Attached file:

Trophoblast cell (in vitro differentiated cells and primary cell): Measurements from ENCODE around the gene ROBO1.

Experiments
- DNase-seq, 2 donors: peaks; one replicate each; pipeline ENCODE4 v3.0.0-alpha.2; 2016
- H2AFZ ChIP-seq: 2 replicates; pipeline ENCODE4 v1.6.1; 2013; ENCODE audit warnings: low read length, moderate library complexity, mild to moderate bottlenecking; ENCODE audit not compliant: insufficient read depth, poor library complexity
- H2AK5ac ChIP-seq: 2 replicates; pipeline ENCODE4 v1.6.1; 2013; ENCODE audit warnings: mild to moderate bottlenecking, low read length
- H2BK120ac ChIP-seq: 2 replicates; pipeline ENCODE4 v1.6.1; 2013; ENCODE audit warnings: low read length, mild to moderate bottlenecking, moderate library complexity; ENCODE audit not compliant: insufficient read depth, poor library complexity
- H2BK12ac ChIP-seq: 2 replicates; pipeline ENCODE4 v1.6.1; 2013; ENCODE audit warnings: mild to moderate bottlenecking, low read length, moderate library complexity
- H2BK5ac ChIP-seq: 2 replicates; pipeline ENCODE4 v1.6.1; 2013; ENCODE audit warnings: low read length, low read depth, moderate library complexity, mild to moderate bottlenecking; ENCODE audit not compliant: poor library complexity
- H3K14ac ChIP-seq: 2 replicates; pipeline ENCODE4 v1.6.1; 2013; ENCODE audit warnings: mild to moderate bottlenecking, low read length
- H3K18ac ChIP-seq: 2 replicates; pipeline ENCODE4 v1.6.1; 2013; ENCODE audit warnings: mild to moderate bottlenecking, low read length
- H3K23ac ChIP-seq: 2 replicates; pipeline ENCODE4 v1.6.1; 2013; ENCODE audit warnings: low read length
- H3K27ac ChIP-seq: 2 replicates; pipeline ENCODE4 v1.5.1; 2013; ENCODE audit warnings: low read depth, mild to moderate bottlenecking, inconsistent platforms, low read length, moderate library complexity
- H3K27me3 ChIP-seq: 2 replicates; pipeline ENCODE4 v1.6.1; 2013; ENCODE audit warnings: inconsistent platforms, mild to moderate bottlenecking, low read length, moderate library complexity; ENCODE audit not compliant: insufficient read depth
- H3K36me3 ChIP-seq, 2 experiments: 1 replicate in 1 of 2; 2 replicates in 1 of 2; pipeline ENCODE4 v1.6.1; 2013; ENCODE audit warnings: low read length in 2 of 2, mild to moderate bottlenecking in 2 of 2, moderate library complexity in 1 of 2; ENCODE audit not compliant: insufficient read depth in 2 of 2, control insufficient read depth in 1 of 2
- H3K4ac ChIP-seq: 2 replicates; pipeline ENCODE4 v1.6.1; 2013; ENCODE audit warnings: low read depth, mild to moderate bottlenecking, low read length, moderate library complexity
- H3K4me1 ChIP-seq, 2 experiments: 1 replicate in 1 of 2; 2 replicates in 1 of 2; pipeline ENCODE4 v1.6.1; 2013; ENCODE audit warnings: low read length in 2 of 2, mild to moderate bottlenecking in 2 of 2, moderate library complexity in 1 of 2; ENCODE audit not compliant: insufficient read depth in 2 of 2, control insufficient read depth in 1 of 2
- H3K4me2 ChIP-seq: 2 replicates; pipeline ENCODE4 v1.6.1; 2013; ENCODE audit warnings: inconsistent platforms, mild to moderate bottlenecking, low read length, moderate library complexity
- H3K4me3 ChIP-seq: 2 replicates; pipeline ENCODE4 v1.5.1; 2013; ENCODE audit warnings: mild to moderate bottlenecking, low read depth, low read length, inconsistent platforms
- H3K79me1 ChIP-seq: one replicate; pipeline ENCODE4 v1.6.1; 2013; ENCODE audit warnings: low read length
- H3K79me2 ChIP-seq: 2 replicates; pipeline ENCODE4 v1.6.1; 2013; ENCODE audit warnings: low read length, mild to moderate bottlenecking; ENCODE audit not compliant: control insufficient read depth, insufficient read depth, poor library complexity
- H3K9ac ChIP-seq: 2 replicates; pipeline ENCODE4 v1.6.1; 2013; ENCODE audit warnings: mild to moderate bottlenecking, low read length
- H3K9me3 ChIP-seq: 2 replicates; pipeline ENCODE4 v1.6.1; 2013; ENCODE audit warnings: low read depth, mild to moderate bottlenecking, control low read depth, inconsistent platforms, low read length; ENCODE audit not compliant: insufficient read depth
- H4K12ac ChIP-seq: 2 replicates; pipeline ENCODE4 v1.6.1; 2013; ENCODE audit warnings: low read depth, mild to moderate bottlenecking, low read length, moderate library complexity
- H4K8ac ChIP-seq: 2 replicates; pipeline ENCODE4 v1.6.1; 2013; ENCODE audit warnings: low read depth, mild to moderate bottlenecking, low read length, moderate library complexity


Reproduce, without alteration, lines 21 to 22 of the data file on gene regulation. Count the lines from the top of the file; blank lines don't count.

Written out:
- H3K9ac ChIP-seq: 2 replicates; pipeline ENCODE4 v1.6.1; 2013; ENCODE audit warnings: mild to moderate bottlenecking, low read length
- H3K9me3 ChIP-seq: 2 replicates; pipeline ENCODE4 v1.6.1; 2013; ENCODE audit warnings: low read depth, mild to moderate bottlenecking, control low read depth, inconsistent platforms, low read length; ENCODE audit not compliant: insufficient read depth